AMA Jr. Camp is an online, virtual camp experience, developed and presented by the Academy of Model Aeronautics. It is designed to be a fun, preparatory course for youth ages 5-12 to learn model aviation fundamentals that will help to prepare them for future, more advanced aeromodeling opportunities

AMA Jr. Camp is an online, virtual camp experience, developed and presented by the Academy of Model Aeronautics. It is designed to be a fun, preparatory course for youth ages 5-12 to learn model aviation fundamentals that will help to prepare them for future, more advanced aeromodeling opportunities

Does your club want to introduce model aviation to its youth, newcomers, friends and neighbors? If you answered "yes," you will want to learn more about the AMA's TAG grant program.

Virtual AMA JUNIOR CAMP 2021 for kids between the ages of 5 and 13 - LEARN MORE >>

The AMA would like to thank Legacy Society Member Don McWhirter and his family for their generous grant making Jr. Camp 2021 possible.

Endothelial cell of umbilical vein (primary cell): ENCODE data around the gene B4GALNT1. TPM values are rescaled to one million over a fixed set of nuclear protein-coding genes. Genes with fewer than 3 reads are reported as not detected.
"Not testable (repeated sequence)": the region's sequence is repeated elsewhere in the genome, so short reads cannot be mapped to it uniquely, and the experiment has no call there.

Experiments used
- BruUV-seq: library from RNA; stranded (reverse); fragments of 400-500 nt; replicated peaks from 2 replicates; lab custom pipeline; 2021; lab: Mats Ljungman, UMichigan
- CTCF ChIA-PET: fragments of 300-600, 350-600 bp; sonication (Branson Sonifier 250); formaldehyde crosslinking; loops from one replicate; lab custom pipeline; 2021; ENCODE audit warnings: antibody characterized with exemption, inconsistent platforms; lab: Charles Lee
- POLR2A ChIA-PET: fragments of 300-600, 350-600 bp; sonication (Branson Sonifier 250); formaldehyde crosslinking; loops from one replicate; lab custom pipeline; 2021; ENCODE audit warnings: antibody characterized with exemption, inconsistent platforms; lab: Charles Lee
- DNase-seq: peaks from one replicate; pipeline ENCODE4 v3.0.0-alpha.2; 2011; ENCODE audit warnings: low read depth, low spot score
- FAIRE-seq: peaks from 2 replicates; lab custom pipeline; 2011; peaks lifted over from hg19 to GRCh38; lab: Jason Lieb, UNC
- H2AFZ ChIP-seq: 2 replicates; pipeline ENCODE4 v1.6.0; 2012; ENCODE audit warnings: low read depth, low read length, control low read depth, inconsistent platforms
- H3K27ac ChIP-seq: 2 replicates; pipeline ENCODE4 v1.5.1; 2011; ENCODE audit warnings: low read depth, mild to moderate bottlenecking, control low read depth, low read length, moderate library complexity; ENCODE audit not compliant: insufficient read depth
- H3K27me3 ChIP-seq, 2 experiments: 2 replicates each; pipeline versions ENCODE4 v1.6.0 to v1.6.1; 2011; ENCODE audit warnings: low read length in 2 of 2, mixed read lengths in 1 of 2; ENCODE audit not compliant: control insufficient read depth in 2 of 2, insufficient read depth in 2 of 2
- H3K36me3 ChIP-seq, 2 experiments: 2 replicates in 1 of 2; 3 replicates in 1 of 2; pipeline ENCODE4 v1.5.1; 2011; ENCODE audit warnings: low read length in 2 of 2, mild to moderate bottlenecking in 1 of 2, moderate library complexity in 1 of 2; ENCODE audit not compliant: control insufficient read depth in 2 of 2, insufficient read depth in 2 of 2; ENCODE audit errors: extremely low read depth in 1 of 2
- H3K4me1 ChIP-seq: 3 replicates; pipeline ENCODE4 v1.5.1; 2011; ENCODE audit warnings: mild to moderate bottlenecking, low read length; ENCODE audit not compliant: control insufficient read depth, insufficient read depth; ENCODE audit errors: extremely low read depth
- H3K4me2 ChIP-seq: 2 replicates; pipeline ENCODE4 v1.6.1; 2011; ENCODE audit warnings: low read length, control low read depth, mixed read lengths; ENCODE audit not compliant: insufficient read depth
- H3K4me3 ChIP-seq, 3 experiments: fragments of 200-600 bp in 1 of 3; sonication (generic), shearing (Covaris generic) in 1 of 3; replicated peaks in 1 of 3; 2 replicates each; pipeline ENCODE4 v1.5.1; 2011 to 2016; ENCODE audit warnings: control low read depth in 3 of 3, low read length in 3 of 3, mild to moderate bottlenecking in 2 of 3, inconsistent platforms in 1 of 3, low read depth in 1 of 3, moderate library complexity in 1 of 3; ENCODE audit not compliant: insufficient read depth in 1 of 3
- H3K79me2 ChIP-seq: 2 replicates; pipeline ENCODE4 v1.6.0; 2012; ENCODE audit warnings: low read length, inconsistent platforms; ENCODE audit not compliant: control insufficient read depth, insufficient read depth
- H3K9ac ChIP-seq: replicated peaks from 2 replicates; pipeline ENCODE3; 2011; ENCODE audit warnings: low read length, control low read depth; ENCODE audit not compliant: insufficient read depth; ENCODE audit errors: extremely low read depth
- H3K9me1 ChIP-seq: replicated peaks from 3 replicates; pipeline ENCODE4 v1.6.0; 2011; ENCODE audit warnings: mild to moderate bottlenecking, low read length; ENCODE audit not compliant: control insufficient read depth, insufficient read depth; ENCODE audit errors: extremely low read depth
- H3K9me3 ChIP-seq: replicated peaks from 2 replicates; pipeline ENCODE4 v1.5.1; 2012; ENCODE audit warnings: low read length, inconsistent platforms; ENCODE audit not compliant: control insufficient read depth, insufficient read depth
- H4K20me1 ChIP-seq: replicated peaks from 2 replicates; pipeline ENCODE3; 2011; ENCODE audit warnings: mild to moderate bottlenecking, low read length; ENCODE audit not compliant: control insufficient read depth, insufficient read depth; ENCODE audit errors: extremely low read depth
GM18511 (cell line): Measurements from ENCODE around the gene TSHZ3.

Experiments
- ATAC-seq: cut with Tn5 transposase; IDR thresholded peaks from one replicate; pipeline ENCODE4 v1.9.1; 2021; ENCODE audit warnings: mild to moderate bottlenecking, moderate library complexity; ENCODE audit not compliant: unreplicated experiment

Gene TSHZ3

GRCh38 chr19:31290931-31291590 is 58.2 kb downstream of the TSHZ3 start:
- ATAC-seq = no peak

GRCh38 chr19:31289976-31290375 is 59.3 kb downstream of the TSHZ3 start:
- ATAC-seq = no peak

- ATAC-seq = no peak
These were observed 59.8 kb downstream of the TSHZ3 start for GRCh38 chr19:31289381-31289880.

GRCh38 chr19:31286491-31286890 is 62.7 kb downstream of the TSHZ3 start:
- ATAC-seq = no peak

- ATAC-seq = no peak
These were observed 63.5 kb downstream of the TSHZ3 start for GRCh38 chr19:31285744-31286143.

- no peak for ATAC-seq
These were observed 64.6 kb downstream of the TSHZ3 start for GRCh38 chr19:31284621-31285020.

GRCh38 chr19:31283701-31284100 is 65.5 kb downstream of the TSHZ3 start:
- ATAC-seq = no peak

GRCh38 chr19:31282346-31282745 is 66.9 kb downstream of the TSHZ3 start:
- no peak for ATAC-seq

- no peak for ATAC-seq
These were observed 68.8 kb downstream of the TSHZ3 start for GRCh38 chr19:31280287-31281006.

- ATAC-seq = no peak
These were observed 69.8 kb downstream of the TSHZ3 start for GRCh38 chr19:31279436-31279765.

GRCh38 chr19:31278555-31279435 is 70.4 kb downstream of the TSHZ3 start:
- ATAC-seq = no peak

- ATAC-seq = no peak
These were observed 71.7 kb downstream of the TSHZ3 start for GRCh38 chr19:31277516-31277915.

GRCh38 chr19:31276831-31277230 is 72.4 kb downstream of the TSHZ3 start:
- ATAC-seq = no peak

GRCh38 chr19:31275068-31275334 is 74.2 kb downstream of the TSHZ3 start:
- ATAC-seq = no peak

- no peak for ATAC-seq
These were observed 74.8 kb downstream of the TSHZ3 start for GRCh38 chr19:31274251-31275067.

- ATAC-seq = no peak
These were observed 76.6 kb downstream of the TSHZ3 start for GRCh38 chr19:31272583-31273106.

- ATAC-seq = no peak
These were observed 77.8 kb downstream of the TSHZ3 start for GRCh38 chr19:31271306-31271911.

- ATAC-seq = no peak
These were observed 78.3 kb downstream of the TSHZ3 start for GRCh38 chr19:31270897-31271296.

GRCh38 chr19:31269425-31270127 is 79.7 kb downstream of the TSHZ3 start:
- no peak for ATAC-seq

Approximately $40,000 is available, in endowments and scholarships, to be distributed in various amounts on the basis of AMA modeling activities, scholastic achievement, and citizenship achievement.

University Model Aviation Student Club (UMASC) is discounted membership and charter program for college students!

Model Aviation Student Club, or MASC, is a chartering program for school aeromodeling clubs!

Pages

Learn about Life Weight and Thrust in this interactive game

Learn about Pitch, Yaw, and Roll in this interactive game

Learn to build the FPG-9 airplane in this interactive tutorial

ARCONIC Foundation International

The AMA has been awarded two grants from the ARCONIC Foundation, formerly ALCOA. The results have been AeroLab (see the video below) and our current project to provide aviation education kits to Arconics worldwide for use in classrooms.

The first model aviation club was formed in 1908.. by a woman! Ms. Todd, from her childhood, was always interested in how things worked. She would disassemble toys, typewriters, and was once even scolded for using her mother’s scissors to cut wire. This interest in tinkering led her to design and patent a type writer copy holder in 1896. By the turn of the century her interest turned to aviation, and she began to experiment with rubber-powered models and airships. In 1906 she displayed one of her aircraft at the Aero Club of America show, held in Grand Central Palace, New York.